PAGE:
A funny story about learning how much needs cleaning in your home.
My Dad was in the Air Force as a pilot, so we moved, moved, moved. Then when I was an adult, I kept moving. 51 times. Yup, I have lived in 51 different homes in my lifetime. I made my hubby move 23 times. I have never lived in a home longer than 4 years in a row. Never. Until now. We are now stationary; we have plunked down roots. We have lived in this home for 8 years and we don't plan on moving. It's a new adventure, staying put. Of course, he is reconciled to the fact that I am going to rearrange the furniture every year. If that's what it takes to get me to stay put, I can have a new couch.
I keep learning new things. I'm a terrible housekeeper to begin with. I look up from reading my book, see the sun shining on the table and the layer of dust that's gathered. I think, "I should dust" and go back to reading my book. Also, moving every year, couple of years or so, there are things I've never considered.
Today was one of those days. I discovered that you can (and should) remove the dials on the stove to clean them and clean underneath them. Yup. Eight years of grease and grime is disgusting. You can even put them in the dishwasher. I cleaned them up by hand. It took glass cleaner, hot water and a scrub brush but I got 'em shined up. Amazing. That led me to clean the glass window on the oven door. Who knew? So then I cleaned all the way around the oven door on the sides. I've been wiping down the front but not the sides. Uhm-hmm. Hubby cleans the burners and the top so that's been done on a regular basis. I cook so he cleans. But this deep cleaning is a whole new ballgame. There are the lights on the ceiling. We have canned lights on tracks. Guess what? In the kitchen those things get covered with grease from all the cooking. Yuck. And with long lasting light bulbs that don't need to be replaced often, it never occurred to us that the cans themselves need cleaning, let alone the tracks. I'm thinking about painting the kitchen, that's what got me on a roll.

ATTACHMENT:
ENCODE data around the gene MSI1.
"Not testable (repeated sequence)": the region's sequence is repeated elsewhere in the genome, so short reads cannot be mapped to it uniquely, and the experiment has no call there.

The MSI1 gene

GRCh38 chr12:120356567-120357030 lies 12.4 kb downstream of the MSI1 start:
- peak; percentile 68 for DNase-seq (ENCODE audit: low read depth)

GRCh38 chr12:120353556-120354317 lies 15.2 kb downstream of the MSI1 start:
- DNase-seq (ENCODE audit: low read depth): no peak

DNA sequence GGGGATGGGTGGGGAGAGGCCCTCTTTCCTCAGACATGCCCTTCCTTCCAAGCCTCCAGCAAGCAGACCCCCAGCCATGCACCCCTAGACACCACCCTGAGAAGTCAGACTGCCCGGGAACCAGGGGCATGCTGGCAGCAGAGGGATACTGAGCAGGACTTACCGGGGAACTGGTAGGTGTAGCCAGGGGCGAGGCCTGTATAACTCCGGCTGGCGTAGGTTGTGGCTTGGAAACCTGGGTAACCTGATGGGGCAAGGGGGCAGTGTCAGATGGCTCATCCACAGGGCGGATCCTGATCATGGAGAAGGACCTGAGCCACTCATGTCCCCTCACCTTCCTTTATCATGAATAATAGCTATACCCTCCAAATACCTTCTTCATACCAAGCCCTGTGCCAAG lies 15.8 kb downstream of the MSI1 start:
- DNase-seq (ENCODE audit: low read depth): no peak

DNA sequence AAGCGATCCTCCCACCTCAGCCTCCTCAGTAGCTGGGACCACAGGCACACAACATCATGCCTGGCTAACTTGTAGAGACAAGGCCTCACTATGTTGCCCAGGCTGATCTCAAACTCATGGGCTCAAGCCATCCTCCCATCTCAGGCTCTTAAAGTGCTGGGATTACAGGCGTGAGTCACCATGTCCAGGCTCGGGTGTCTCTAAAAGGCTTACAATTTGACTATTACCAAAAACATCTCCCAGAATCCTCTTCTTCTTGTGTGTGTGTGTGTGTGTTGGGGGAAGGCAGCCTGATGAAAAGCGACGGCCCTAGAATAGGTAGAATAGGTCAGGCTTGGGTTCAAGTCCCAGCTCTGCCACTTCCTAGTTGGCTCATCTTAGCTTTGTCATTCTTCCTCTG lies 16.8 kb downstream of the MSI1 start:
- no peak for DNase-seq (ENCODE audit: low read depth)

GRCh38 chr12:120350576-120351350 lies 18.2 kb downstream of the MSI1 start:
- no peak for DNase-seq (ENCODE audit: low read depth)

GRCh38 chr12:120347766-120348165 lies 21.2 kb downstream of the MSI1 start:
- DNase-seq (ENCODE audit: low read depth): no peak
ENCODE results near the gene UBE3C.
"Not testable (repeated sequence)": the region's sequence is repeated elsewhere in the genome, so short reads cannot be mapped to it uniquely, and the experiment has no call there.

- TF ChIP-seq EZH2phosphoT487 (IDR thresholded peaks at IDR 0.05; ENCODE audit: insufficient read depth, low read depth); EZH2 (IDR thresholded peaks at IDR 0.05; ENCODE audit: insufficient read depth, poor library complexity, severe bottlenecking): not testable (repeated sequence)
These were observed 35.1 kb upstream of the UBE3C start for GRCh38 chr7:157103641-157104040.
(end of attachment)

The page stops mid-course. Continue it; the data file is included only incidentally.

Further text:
Also, when you don't move and get new stuff, you need to empty the cabinets of everything and clean the cabinets. That goes for the pantry too. That is also true of ALL the cabinets not just the pantry and the kitchen. We're talking bathroom, walk-in closet, all the closets, shelves and cabinets. Do you realize how many you have all over the house? There's a lot of them. Not to mention the doors, door frames and doorknobs. Those need to be cleaned too. After eight years I'm cleaning and then repainting them. Maybe instead of white I'll do rainbow colors all over the house. Ha! Hubby would have a cow. Or just roll his eyes and sigh.
The other thing I discovered after about two years of living here is that you can wash the shower curtains, even the liners. My Mom actually left the shower curtains in the house we were in and bought new ones when we moved into the new home. I never thought about it. I thought that's what you were supposed to do. Leave and get new ones because we had only used those for one year or less. So yeah, you can take down the shower curtains and put them in the washer (no drying necessary) and then hang them back up. She told me you just leave them. The things we have to unlearn.
So, curtains. Yup. My husband has become the elderly neighbors' handyman. He gets a call from our 85-year-old neighbor telling him her 99-year-old neighbor next door took down her living room drapes to launder them and now can't get them back up. He goes over to help. He climbs an 8-foot ladder, and he still can't reach the curtain rod. He's six foot tall. He cannot fathom how in the world tiny little 99-year-old Kay got them down in the first place. She's maybe 4 foot 10 and 90 pounds soaking wet. He gently suggested maybe she didn't need to clean her curtains by herself again, maybe she could call before attempting such a thing.